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Mythbuster88,

Dexter does sell complete brake assemblies. Fully loaded ready to install and adjust.

If you can safely raise the trailer, pull a wheel, remove the small cir clip, remove a 1 7/16Ē nut I believe you have Nev-R-Lube with a breaker bar and maybe a short extension you can do it.

Time to bust a myth.

Remember these assemblies are L and R hand.

Support is a post away.

Learning how these work and if reqd service one thatís a good skill to have.

Gary
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Old 05-28-2021, 07:51 AM   #15
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Quote:
Originally Posted by Fungus View Post
Canít you remove the guts yourself (snap ring tool, breaker bar, torque wrench, 1 7/16 socket, needle nose pliers) then carefully drive to where you can replace the assembly yourself or have someone else do it? Assuming that the OP issue is the brake.

Second question: if Dexters often fail, is Lippert a better option? Atlanta Airstream dealer said the Lippert 12Ē fits my 2017 Intl plug-and-play. They didnít have the Dexter assembly in stock. Of course they charged me more than twice the Amazon price. Advantage of the Lippert is that the assembly comes preloaded on the backplate (??). I bought the Lippert but havenít installed it yet.
Hi

If you are sitting in the middle of a campground in Northern Ohio, having all the gear along to safely raise the trailer and pull the brakes is in the "maybe" category. Being able to find the correct brake assembly to put in is in the "doubtful" category. Having the desire to do this on a trailer that is in warranty ... nope.

At least in our case, the people that supply our "roadside assistance" could find no mobile mechanics anywhere in a 300 mile radius that could do the work. Now, that radius covered Detroit, Toledo, Ft Wayne and surrounding ..... I have a bridge I'd like to sell you ....

I talked to a couple of mechanics around here once we got back. Truck repair seems to be a "thing" around here. The Dexters are known to have issues. Swapping them out to something that actually works better may be more work that one really wants to do.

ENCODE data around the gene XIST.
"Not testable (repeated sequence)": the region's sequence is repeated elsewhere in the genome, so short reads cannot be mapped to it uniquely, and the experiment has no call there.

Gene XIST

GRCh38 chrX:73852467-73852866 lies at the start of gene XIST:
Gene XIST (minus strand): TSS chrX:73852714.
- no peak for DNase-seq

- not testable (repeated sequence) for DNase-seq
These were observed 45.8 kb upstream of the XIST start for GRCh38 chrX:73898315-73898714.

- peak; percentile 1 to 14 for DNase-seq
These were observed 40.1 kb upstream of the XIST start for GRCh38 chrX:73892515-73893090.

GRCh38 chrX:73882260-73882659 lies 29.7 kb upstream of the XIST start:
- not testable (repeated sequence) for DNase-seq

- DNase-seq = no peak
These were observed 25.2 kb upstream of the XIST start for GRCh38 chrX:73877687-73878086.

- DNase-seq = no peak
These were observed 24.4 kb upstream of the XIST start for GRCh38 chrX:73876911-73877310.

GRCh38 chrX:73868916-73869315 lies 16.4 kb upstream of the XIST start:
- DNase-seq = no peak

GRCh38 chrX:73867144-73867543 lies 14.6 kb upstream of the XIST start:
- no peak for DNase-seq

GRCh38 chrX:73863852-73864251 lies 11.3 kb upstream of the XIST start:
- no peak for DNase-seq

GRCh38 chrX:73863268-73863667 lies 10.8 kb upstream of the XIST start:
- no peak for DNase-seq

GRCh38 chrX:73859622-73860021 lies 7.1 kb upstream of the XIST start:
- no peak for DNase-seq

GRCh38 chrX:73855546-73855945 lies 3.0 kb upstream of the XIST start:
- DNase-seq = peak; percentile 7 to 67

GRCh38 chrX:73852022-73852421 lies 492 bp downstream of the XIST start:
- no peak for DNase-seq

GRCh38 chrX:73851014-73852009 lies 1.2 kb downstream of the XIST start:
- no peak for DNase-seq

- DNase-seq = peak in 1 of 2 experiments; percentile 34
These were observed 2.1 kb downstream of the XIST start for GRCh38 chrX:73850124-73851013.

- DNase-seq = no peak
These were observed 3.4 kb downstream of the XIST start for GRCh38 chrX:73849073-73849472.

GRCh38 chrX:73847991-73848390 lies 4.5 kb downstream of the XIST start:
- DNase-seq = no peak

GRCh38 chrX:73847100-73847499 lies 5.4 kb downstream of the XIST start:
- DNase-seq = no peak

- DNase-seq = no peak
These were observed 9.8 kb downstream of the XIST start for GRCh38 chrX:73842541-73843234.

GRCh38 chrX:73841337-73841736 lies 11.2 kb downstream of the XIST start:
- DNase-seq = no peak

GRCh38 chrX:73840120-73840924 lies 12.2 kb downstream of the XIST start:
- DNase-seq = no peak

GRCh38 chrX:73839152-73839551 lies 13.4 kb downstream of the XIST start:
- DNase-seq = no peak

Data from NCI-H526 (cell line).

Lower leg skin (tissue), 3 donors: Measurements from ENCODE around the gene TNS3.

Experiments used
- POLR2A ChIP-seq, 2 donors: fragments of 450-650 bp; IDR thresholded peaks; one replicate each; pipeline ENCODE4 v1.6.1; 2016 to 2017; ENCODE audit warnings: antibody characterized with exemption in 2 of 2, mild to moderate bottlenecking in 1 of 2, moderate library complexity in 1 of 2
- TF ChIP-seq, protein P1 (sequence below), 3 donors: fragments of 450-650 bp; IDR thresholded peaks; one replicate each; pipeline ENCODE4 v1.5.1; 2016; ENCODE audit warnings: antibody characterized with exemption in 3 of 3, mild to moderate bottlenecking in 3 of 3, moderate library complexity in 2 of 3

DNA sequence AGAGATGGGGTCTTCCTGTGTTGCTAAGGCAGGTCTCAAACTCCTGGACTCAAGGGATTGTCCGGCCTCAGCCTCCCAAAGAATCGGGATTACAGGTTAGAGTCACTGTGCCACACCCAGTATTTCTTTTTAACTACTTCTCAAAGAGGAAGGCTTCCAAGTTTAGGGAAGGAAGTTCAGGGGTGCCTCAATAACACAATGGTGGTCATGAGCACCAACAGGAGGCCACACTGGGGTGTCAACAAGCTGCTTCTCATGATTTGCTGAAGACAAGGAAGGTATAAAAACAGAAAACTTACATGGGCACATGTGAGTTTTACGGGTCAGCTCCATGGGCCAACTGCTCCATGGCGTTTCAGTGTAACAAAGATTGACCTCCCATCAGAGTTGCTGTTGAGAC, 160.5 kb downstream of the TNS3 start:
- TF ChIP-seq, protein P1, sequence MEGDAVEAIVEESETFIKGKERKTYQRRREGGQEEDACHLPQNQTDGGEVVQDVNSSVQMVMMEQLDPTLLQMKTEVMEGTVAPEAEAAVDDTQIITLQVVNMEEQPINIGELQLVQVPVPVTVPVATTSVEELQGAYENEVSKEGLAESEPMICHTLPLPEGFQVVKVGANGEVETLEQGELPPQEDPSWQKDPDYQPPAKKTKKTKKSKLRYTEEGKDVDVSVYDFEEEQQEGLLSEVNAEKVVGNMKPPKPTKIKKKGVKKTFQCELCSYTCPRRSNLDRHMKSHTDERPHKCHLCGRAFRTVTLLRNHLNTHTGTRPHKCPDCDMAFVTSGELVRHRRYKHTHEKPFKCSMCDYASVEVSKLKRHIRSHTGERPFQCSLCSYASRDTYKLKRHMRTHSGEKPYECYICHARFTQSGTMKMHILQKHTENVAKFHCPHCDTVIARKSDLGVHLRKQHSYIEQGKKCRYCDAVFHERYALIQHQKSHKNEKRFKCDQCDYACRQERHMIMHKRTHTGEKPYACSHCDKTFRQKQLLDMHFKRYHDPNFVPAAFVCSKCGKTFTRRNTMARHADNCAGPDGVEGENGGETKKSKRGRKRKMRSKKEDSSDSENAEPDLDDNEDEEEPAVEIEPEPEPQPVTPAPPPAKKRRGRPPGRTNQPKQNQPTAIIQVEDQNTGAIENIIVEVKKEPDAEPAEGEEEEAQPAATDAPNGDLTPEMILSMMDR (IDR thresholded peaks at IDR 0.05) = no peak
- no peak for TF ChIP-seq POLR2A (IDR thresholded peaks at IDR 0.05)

Bob
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Old 05-28-2021, 05:02 PM   #16
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Quote:
Originally Posted by uncle_bob View Post
Hi

If you are sitting in the middle of a campground in Northern Ohio, having all the gear along to safely raise the trailer and pull the brakes is in the "maybe" category. Being able to find the correct brake assembly to put in is in the "doubtful" category. Having the desire to do this on a trailer that is in warranty ... nope.

At least in our case, the people that supply our "roadside assistance" could find no mobile mechanics anywhere in a 300 mile radius that could do the work. Now, that radius covered Detroit, Toledo, Ft Wayne and surrounding ..... I have a bridge I'd like to sell you ....

I talked to a couple of mechanics around here once we got back. Truck repair seems to be a "thing" around here. The Dexters are known to have issues. Swapping them out to something that actually works better may be more work that one really wants to do.

Bob
Thanks Bob.
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Old 05-28-2021, 05:07 PM   #17
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Airstream got back with me and said don't worry about it.
They can get a lot hotter than 170F and still be in spec.

No solution to the mismatch.

The squeak went away.

So we will monitor tire temperature while on the road and as long as the four tire temps are all good we are good.
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Old 05-28-2021, 06:57 PM   #18
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I have a 2013 trailer and recently replaced all four brake assemblies and drums with Never Lube Bearings. At 50,000 miles one bearing was headed out and another was thinking about it.

Not a hard job. Got all the parts at Etrailer. The only special tool needed is a 42mm socket and long breaker bar. Otherwise normal tools including a torque wrench. Did all four brake assemblies with new hubs/drums in my driveway in about 3 hours.
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Old 05-29-2021, 12:33 AM   #19
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Originally Posted by kscherzi View Post
I have a 2013 trailer and recently replaced all four brake assemblies and drums with Never Lube Bearings. At 50,000 miles one bearing was headed out and another was thinking about it.

Not a hard job. Got all the parts at Etrailer. The only special tool needed is a 42mm socket and long breaker bar. Otherwise normal tools including a torque wrench. Did all four brake assemblies with new hubs/drums in my driveway in about 3 hours.
Did you have any trouble removing the spindle nut?

I found it impossible to remove the spindle nut on my never lube hubs so ended up taking it to a Dexter dealer.

My 6 pt socket would slip off the narrow nut as I applied pressure to the breaker bar. The dealer used an impact driver which allowed him to apply axial force to the nut and keep the socket in line with the nut.

My hub temps are all within about 5 degrees of each other and about 10 degrees above ambient with low drag, well adjusted brakes.
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Old 05-29-2021, 08:27 AM   #20
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No problems getting the spindle nut off. But I have this tool.

https://www.harborfreight.com/85-amp...nch-64120.html

Works great on lug nuts too.